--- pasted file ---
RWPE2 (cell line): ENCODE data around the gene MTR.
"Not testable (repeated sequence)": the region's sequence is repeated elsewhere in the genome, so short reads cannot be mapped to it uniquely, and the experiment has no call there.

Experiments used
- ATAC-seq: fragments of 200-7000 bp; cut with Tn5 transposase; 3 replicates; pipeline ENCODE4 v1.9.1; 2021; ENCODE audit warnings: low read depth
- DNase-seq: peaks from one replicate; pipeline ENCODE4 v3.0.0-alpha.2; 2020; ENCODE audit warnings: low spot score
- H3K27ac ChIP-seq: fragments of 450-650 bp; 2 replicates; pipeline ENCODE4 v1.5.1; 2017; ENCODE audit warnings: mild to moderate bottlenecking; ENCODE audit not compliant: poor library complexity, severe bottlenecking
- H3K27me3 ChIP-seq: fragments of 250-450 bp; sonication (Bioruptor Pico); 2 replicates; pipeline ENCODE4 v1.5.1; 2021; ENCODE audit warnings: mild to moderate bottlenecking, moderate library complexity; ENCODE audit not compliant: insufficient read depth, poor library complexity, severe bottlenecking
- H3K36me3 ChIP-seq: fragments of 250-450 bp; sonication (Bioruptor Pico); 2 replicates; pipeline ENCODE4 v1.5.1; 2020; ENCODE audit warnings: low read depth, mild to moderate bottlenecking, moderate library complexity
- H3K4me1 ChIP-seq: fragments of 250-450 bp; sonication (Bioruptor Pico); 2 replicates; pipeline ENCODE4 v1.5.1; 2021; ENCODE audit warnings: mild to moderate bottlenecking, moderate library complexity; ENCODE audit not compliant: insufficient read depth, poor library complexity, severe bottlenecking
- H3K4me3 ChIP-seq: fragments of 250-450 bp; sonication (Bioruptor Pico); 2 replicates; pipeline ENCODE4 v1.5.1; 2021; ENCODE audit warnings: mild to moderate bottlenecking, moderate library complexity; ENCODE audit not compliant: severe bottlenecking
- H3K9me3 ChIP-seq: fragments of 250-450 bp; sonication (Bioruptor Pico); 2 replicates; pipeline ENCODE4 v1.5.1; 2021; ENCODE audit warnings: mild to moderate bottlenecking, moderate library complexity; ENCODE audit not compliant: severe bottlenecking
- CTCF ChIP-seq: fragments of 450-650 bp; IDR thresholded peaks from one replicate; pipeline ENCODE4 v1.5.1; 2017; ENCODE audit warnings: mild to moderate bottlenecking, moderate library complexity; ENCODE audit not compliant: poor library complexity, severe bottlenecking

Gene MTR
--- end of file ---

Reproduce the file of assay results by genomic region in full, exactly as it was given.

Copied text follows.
RWPE2 (cell line): ENCODE data around the gene MTR.
"Not testable (repeated sequence)": the region's sequence is repeated elsewhere in the genome, so short reads cannot be mapped to it uniquely, and the experiment has no call there.

Experiments used
- ATAC-seq: fragments of 200-7000 bp; cut with Tn5 transposase; 3 replicates; pipeline ENCODE4 v1.9.1; 2021; ENCODE audit warnings: low read depth
- DNase-seq: peaks from one replicate; pipeline ENCODE4 v3.0.0-alpha.2; 2020; ENCODE audit warnings: low spot score
- H3K27ac ChIP-seq: fragments of 450-650 bp; 2 replicates; pipeline ENCODE4 v1.5.1; 2017; ENCODE audit warnings: mild to moderate bottlenecking; ENCODE audit not compliant: poor library complexity, severe bottlenecking
- H3K27me3 ChIP-seq: fragments of 250-450 bp; sonication (Bioruptor Pico); 2 replicates; pipeline ENCODE4 v1.5.1; 2021; ENCODE audit warnings: mild to moderate bottlenecking, moderate library complexity; ENCODE audit not compliant: insufficient read depth, poor library complexity, severe bottlenecking
- H3K36me3 ChIP-seq: fragments of 250-450 bp; sonication (Bioruptor Pico); 2 replicates; pipeline ENCODE4 v1.5.1; 2020; ENCODE audit warnings: low read depth, mild to moderate bottlenecking, moderate library complexity
- H3K4me1 ChIP-seq: fragments of 250-450 bp; sonication (Bioruptor Pico); 2 replicates; pipeline ENCODE4 v1.5.1; 2021; ENCODE audit warnings: mild to moderate bottlenecking, moderate library complexity; ENCODE audit not compliant: insufficient read depth, poor library complexity, severe bottlenecking
- H3K4me3 ChIP-seq: fragments of 250-450 bp; sonication (Bioruptor Pico); 2 replicates; pipeline ENCODE4 v1.5.1; 2021; ENCODE audit warnings: mild to moderate bottlenecking, moderate library complexity; ENCODE audit not compliant: severe bottlenecking
- H3K9me3 ChIP-seq: fragments of 250-450 bp; sonication (Bioruptor Pico); 2 replicates; pipeline ENCODE4 v1.5.1; 2021; ENCODE audit warnings: mild to moderate bottlenecking, moderate library complexity; ENCODE audit not compliant: severe bottlenecking
- CTCF ChIP-seq: fragments of 450-650 bp; IDR thresholded peaks from one replicate; pipeline ENCODE4 v1.5.1; 2017; ENCODE audit warnings: mild to moderate bottlenecking, moderate library complexity; ENCODE audit not compliant: poor library complexity, severe bottlenecking

Gene MTR